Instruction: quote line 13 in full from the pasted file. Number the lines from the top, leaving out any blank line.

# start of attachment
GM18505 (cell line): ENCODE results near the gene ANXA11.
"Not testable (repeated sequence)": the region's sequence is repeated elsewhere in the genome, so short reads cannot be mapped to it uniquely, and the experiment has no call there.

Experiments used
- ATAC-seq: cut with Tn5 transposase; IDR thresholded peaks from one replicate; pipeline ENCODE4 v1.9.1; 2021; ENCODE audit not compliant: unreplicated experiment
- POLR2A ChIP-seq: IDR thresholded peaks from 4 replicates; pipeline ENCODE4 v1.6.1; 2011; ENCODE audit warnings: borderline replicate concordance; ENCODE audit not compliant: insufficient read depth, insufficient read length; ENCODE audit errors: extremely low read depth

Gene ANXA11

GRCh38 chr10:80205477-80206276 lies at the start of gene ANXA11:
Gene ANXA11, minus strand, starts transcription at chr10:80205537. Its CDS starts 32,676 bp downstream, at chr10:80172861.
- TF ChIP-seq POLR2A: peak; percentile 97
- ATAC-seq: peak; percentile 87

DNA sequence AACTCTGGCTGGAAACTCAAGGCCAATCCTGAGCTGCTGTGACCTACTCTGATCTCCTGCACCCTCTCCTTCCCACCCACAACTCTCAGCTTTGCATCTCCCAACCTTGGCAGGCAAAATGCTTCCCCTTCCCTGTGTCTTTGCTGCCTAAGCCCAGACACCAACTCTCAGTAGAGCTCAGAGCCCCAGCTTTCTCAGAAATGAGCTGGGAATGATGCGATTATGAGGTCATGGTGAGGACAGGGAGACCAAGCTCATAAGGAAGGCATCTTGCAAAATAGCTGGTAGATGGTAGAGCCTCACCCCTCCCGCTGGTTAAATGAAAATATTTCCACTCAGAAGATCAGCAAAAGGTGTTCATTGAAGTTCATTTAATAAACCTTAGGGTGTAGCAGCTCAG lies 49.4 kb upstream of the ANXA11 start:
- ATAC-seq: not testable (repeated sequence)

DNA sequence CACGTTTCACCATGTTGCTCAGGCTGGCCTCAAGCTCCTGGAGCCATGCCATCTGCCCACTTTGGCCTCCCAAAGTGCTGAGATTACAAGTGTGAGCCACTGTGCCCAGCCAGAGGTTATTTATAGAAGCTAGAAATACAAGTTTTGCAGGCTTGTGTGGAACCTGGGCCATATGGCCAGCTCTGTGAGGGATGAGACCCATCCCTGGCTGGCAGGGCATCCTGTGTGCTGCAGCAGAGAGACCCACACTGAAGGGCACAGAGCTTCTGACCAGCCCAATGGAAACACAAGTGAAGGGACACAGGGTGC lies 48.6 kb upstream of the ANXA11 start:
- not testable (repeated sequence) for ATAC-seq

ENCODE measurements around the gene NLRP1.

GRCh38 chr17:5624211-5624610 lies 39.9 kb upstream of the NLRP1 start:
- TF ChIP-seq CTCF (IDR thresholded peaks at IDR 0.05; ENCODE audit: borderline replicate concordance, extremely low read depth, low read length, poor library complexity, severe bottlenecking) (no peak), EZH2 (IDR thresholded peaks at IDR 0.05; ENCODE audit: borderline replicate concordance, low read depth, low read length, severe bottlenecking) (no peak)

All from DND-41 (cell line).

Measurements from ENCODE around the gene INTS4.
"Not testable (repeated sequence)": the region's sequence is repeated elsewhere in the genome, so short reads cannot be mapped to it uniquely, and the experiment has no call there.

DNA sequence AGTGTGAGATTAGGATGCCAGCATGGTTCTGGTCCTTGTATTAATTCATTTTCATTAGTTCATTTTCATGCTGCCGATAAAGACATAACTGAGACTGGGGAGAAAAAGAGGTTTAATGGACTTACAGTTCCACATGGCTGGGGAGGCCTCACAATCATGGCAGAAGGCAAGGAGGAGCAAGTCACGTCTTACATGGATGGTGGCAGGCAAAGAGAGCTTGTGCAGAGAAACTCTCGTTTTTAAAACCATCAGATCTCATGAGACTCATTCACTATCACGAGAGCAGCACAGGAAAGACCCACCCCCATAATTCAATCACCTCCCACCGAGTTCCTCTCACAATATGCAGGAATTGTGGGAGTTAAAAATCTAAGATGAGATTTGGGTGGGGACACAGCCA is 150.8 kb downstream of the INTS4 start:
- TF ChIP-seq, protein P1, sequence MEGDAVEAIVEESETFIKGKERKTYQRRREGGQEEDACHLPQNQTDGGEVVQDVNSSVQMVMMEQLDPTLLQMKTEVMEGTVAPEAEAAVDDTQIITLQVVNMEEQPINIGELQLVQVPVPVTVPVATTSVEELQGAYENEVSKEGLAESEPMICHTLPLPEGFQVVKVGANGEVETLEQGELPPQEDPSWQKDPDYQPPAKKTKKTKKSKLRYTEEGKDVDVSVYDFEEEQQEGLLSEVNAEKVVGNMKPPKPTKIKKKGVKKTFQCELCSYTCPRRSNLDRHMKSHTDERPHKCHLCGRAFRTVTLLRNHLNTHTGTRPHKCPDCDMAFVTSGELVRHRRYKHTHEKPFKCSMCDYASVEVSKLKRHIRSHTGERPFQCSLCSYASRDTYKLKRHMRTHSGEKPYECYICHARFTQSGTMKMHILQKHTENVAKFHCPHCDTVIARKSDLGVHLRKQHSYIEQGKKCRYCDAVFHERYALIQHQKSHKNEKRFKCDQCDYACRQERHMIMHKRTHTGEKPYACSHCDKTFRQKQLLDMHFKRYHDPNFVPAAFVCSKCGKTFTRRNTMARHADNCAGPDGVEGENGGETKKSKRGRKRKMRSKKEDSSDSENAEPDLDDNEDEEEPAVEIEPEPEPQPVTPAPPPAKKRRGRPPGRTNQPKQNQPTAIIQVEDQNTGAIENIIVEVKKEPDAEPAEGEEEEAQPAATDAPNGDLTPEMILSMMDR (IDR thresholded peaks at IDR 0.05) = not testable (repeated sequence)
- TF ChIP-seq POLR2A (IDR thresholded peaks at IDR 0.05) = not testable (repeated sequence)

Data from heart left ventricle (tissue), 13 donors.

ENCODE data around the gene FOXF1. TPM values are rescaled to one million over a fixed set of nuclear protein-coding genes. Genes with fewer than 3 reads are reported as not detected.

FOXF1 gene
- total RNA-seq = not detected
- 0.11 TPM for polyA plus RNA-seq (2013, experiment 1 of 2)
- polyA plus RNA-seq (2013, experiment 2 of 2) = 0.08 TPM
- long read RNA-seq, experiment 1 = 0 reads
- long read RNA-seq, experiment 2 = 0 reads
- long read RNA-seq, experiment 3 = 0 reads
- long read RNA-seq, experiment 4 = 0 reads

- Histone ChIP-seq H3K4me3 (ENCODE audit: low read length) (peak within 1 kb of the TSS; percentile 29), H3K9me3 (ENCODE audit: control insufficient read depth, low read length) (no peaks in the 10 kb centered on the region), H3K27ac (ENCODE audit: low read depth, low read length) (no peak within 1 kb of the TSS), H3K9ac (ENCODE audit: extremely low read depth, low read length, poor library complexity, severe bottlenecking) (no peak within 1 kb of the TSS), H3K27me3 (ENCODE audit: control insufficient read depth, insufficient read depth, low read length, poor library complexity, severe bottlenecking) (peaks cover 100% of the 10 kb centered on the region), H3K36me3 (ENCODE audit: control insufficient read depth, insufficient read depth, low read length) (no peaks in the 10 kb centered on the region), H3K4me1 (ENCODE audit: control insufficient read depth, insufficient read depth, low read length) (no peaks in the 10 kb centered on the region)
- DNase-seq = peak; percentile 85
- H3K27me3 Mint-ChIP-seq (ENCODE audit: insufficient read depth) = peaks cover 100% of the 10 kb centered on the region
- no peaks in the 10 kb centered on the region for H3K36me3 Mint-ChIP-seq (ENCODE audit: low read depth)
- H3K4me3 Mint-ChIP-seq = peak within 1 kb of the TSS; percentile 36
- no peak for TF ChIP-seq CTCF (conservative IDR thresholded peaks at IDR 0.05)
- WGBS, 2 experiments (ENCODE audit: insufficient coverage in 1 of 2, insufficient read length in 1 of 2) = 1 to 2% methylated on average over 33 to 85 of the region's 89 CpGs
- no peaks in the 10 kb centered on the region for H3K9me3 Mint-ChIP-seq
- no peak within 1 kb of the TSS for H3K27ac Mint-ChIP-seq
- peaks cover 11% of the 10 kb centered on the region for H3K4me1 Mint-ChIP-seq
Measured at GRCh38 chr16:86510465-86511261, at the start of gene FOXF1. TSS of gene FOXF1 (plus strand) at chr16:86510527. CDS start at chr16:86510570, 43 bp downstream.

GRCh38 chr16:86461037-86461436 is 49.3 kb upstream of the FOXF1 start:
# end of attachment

DNA sequence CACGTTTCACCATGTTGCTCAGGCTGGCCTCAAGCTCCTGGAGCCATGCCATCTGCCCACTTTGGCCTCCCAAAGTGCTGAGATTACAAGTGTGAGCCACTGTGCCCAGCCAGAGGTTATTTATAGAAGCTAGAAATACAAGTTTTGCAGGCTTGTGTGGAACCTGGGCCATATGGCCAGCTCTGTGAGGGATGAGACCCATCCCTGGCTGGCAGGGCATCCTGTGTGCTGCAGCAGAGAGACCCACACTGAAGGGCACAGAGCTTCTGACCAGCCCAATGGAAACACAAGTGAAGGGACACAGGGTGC lies 48.6 kb upstream of the ANXA11 start: